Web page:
Dyspnea in a Patient Years After Severe Poliomyelitis: Respiratory Muscle TestingThis technique has been used extensively in the quantitation of changes in end-expiratory lung volume (EELV) with exercise in patients with CAO. An adequate IC was confirmed by monitoring minimal pleural pressure (see below). The flow signal during exercise was stored on a personal computer (IBM PS/2) and integrated at a later point, allowing the construction of tidal flow-volume loops during the course of exercise. End-expiratory lung volume for correct placement of these loops was calculated from the IC maneuver. buy tavist online

Pleural (Ppl) and gastric (Pg) pressures were measured using thin-walled balloons placed transnasally in the middle third of the esophagus and the stomach, respectively. A separate transducer (Validyne Co, Northridge, Calif) measured each pressure while a third transducer measured mouth pressure.

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Dyspnea in a Patient Years After Severe Poliomyelitis: Case Report

The patient’s weight (61.8 kg) was appropriate for her height (165 cm). Physical examination revealed no wheezing, stridor, peripheral muscle weakness, or fasciculation. No evidence of abnormal musculoskeletal alignment or limb length discrepancy was noted. Tracheal tomography demonstrated no fixed stenotic lesion. Laryngoscopy revealed paralysis of the left true vocal cord that was fixed in the midline position. There was also decreased abduction of the right true vocal cord with only a 3 to 4 mm glottic chink. A plot of maximal expiratory and inspiratory flow and volume (Med Science, St. Louis, Mo), created from multiple vital capacity maneuvers performed by the patient with varying effort, demonstrated flattening of both the inspiratory and expiratory limbs supporting a fixed or both variable intrathoracic and extrathoracic upper airway obstruction (Fig 1). Spirometric parameters were expressed according to the predicteds published by Morris et al. Chest radiograph was normal. canadian health mall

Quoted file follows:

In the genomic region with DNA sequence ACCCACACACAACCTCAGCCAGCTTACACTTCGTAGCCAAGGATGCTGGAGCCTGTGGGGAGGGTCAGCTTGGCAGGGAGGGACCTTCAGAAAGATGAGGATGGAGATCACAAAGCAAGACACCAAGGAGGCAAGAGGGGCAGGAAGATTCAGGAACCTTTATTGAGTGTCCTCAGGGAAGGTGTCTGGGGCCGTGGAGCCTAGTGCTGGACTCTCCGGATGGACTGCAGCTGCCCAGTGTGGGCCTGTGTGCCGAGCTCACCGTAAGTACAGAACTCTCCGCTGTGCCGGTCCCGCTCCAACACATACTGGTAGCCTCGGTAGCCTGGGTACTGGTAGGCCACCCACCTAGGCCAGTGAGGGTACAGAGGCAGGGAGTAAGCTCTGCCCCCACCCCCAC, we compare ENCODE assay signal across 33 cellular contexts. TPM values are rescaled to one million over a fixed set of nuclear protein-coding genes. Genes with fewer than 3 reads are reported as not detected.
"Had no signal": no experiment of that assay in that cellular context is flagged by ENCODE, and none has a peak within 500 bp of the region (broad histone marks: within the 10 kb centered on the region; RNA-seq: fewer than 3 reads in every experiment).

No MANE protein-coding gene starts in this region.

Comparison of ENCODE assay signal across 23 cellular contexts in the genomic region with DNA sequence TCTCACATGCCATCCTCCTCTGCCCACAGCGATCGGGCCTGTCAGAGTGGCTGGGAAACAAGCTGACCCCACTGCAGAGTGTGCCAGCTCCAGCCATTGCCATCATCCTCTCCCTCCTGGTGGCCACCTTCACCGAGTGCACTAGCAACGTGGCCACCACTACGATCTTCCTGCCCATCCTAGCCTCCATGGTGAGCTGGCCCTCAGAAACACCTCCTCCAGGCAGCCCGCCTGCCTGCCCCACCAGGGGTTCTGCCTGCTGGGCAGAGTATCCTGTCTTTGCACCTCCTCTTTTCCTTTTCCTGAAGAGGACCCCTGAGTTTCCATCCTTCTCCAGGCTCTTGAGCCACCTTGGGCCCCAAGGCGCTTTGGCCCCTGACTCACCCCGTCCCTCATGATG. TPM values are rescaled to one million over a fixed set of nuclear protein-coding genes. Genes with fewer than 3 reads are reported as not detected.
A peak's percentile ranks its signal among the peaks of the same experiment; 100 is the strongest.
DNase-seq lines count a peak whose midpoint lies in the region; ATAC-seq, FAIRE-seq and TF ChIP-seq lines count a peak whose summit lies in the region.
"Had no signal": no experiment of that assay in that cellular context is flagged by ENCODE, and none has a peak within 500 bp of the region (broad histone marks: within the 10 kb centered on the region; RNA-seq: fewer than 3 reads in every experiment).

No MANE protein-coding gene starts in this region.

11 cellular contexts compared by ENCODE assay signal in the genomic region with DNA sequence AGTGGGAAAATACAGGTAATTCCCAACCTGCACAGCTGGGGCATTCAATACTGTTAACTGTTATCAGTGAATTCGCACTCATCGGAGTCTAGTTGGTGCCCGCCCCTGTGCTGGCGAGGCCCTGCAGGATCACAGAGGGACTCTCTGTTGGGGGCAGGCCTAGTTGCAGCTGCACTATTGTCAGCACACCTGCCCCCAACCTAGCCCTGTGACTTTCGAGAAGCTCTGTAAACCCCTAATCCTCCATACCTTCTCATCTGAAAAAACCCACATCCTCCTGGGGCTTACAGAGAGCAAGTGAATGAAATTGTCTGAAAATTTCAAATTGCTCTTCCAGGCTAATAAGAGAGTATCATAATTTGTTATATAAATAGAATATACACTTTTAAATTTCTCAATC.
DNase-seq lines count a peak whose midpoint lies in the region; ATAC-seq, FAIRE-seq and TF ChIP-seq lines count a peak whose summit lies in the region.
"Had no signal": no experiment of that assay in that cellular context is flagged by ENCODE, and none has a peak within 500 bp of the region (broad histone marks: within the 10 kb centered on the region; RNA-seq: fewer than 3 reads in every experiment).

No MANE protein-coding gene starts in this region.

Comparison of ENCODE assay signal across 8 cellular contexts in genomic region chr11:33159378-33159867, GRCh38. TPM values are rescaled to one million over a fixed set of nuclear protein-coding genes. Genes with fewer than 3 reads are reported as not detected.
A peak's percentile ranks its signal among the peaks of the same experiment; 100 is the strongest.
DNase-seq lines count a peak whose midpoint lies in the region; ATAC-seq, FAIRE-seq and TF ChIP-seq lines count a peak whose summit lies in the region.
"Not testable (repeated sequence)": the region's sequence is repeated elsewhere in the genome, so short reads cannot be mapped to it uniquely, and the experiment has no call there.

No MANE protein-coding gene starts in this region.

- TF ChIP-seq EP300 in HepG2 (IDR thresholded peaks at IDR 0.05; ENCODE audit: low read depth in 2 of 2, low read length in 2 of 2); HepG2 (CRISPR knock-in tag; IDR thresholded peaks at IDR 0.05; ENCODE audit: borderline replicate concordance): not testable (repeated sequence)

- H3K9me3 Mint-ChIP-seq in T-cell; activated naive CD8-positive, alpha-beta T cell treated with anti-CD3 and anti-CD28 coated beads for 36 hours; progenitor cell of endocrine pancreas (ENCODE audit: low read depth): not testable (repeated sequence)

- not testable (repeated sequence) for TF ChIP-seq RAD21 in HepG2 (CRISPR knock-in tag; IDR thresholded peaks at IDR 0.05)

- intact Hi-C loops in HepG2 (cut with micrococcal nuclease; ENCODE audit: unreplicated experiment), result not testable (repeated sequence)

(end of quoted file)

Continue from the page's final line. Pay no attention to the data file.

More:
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Dyspnea in a Patient Years After Severe Poliomyelitis

Dyspnea in a Patient Years After Severe PoliomyelitisNeuromuscular disease or upper airway obstruction can present with breathlessness on exertion. Routine physiologic studies such as spirometry or maximum voluntary ventilation (MW) may provide clues to their presence but unfortunately often give similar results making it difficult to separate the contribution of these diseases. Cardiopulmonary exercise testing (CPET) has been used in the evaluation of patients with dyspnea, but most of these studies have been in patients with cardiac disease, chronic airflow obstruction (CAO), or pulmonary parenchymal disorders. There are few reports of exercise studies in patients with tracheal stenosis or in patients with neuromuscular disease. The following case demonstrates the utility of CPET in discerning the cause of dyspnea in a patient who suffered from both neuromuscular respiratory disease and upper airway obstruction following remote poliomyelitis.
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The Effect of Radiation Therapy on Immune Function in Patients With Squamous Cell Lung Carcinoma – Conclusion

The Effect of Radiation Therapy on Immune Function in Patients With Squamous Cell Lung Carcinoma - ConclusionWe also found that the lymphoblast transformation induced by PHA or PPD was depressed after RT. This suggested that RT directly influenced the functions of lymphocytes and monocytes. Since the compositions of PBMC used for lymphoblast transformation before and after RT were not different, we could exclude the possible influence of different cellular compositions on the lymphoblast transformation by these stimulants.
Because monocytes are essential for lymphocytes to proliferate by mitogens or antigens, the functional defects in monocytes as well as in lymphocytes may contribute to the depressed lymphoblast transformation by PHA and PPD after RT. To dissect the functional changes in peripheral lymphocytes and monocytes, an analysis using purely separated lymphocytes and monocytes is preferable. However abnormal function of purely separated lymphocytes does not always mean normal function of monocytes. mycanadianpharmacy